What Is DACA?
Deferred Action for Childhood Arrivals (DACA) is a kind of administrative relief from deportation. The purpose of DACA is to protect eligible immigrant youth who came to the United States when they were children from deportation. DACA gives young undocumented immigrants: 1) protection from deportation, and 2) a work permit. The program expires after two years, subject to renewal.
What Are The Requirements For DACA?
- You were under 31 years old as of June 15, 2012;
- You first came to the United States before your 16th birthday;
- You have lived continuously in the United States from June 15, 2007 until the present;
- You were physically present in the United States on June 15, 2012 and at the time you apply;
- You came to the United States without documents before June 15, 2012, or your lawful status expired as of June 15, 2012;
- You are currently studying, or you graduated from high school or earned a certificate of completion of high school or GED, or have been honorably discharged from the Coast Guard or military (technical and trade school completion also qualifies); and
- You have NOT been convicted of a felony, certain significant misdemeanors (including a single DUI), or three or more misdemeanors of any kind. Consult with an attorney about ANY contact you have had with law enforcement or immigration authorities.
What’s the Process to Renew My DACA?
All DACA renewals are being accepted by USCIS. Consult a qualified attorney before submitting any application to immigration authorities, particularly if you have had any contact with police or any unauthorized absences from the U.S.:
- Get Help: Don’t apply alone.
- If you’re a UH system student, we encourage you to make an appointment with Clare Hanusz at Aloha Immigration (or call or text (808) 626-5020) to discuss eligibility for DACA and/or other immigration benefits.
- UH students can also contact John Egan (email@example.com), director of the Refugee and Immigration Law Clinic at the Richardson School of Law.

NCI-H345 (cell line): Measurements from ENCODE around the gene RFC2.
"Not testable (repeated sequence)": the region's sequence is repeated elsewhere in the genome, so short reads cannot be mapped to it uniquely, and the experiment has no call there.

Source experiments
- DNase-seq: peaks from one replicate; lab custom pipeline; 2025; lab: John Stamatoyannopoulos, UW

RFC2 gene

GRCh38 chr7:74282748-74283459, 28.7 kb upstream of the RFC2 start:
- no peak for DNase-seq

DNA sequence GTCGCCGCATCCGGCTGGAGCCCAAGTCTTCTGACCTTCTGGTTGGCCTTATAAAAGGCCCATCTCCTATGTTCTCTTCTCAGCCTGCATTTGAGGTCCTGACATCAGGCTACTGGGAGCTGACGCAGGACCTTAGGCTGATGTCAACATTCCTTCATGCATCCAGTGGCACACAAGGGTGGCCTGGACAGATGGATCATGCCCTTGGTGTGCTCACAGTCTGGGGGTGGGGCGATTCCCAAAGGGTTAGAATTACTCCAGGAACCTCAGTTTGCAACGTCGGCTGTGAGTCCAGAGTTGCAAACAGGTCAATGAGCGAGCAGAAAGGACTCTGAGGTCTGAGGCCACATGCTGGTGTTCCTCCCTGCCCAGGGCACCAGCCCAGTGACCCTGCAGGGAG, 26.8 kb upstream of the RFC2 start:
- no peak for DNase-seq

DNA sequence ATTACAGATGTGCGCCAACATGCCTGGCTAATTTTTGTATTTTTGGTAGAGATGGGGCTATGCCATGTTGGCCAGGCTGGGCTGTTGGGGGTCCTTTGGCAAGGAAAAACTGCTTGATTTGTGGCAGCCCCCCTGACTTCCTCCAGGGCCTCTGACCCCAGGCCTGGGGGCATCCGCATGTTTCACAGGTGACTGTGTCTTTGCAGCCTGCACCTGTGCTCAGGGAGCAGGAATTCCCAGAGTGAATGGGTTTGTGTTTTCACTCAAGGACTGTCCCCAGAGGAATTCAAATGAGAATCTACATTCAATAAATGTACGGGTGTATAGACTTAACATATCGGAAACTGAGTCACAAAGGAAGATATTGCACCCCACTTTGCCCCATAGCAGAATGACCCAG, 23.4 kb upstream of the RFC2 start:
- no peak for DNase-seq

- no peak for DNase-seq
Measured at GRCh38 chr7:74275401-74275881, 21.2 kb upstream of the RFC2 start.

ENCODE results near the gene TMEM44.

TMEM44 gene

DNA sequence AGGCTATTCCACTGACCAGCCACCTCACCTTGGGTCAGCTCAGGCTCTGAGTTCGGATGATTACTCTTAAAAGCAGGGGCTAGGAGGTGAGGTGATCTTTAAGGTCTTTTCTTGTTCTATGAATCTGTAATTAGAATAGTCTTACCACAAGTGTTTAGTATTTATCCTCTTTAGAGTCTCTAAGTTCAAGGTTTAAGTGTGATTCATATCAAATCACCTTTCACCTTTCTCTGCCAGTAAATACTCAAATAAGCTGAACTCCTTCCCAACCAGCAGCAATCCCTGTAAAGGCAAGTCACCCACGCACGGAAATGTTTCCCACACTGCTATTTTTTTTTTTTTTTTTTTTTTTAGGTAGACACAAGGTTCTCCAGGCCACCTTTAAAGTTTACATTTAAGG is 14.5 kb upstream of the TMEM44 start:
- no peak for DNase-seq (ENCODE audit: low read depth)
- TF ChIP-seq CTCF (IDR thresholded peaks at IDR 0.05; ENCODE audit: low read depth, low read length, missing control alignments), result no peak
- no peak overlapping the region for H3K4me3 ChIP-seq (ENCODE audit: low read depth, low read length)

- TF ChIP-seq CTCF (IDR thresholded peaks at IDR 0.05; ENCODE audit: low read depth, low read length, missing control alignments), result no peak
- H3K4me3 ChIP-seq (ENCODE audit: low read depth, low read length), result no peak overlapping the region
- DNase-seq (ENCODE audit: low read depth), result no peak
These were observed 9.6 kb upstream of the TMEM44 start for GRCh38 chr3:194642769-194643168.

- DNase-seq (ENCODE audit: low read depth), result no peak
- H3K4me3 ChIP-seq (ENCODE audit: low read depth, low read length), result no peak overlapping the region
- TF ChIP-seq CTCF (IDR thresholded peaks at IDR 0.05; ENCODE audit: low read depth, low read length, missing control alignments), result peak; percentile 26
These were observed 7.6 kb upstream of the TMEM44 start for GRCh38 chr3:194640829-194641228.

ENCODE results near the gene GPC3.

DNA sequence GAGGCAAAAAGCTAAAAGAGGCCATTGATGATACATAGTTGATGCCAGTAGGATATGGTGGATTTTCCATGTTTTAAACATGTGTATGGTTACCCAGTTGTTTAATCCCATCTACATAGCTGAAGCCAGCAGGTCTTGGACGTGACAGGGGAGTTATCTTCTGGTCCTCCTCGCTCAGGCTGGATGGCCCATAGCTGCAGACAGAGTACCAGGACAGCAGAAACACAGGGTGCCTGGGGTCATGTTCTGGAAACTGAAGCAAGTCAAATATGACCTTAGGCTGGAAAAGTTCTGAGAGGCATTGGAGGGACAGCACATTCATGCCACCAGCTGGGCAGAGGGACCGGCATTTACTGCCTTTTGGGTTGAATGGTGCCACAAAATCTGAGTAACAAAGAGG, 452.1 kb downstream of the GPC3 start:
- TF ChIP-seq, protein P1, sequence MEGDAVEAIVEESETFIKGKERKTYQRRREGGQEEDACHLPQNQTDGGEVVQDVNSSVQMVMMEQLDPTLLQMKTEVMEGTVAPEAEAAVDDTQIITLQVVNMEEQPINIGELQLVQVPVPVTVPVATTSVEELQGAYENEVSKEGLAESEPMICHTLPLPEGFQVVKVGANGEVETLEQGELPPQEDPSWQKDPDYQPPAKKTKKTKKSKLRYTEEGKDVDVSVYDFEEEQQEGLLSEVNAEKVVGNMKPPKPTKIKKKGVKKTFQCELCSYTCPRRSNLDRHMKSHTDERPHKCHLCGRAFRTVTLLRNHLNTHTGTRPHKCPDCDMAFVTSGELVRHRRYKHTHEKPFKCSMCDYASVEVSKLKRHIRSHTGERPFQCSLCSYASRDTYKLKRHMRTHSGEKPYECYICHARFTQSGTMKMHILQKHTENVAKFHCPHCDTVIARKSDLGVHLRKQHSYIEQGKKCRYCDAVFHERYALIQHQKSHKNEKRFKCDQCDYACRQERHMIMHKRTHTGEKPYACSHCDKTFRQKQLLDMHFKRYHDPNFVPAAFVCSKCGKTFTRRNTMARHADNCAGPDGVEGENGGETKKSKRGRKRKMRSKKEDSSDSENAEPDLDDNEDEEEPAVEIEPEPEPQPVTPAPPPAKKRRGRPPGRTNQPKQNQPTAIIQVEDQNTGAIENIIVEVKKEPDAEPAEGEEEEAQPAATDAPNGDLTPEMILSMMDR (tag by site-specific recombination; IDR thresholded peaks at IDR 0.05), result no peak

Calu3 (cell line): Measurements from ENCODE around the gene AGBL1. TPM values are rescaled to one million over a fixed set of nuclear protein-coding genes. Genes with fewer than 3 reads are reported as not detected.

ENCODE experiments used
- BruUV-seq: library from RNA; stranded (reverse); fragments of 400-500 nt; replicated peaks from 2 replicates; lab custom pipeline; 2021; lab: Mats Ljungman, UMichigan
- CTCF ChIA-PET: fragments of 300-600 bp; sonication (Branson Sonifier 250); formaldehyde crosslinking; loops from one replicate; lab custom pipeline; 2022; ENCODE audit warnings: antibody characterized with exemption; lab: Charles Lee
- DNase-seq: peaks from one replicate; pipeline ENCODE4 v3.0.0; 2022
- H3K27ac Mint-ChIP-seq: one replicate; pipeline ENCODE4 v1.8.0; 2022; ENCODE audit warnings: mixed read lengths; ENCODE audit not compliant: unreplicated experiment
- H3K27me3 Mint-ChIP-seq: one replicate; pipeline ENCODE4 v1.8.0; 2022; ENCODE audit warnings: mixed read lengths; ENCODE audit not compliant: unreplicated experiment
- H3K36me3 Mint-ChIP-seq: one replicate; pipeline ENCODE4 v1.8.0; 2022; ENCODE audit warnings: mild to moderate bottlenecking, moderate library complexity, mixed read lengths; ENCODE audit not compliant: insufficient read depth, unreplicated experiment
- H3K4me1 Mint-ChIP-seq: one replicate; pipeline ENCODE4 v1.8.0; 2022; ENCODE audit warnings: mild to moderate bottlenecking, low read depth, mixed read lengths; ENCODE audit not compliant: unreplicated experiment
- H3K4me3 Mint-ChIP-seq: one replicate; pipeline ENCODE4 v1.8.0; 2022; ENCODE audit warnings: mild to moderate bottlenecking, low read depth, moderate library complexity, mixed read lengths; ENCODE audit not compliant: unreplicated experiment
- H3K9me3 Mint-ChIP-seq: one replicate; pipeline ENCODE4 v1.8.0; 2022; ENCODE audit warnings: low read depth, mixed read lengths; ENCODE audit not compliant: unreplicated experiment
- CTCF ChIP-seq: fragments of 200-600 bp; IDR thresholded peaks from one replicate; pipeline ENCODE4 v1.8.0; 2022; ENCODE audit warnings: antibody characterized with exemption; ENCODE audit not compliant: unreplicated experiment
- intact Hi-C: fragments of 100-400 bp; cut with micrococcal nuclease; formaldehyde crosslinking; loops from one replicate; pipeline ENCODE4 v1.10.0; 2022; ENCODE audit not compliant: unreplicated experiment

- Collect Evidence: See below for a detailed list of required documents. Remember to only send copies (not originals) of supporting documents.
- Complete Applications:
- G-28 – Notice of Entry of Appearance As Attorney (Optional)
- G-1145 – E-Notification (Optional)
- Form I-821D – Consideration of Deferred Action for Childhood Arrivals;
- Form I-765 – Application for a Work Permit; and
- Form I-765WS – Worksheet explaining your economic need to work.
- Submit Applications: Include all supporting documents, two photos and fees. The fee is $495.00 (pay using a check or money order payable to Department of Homeland Security). Mail to:USCIS Phoenix Lockbox
PO Box 20700
Phoenix, Arizona 85036-0700
- Background Check and Fingerprints: You will receive a receipt by mail that contains your receipt number and an appointment notice to get your fingerprints taken for a background check.
- Final Steps: Once you have been fingerprinted, you will receive either a letter asking for additional information (called a Request for Evidence) or a final decision. Approvals of DACA renewals are sometimes received as quickly as five weeks, but often take a few months from the date of application.
Additional DACA Resources
- FAQs from the Immigrant Legal Resource Center (March 2018)
- Infographic on who is eligible to apply now (Jan. 2018)
- Step-by-Step Guide for DREAMers Applying for DACA
- Deferred Action FAQs
- Suggested Documentation Evidence
- Advice on Getting Legal Help
- Comparison of Benefits and Rights Based on Immigration Status
- Undocumented Student Tuition: Overview (March 2019)
- National Immigration Law Center DACA Updates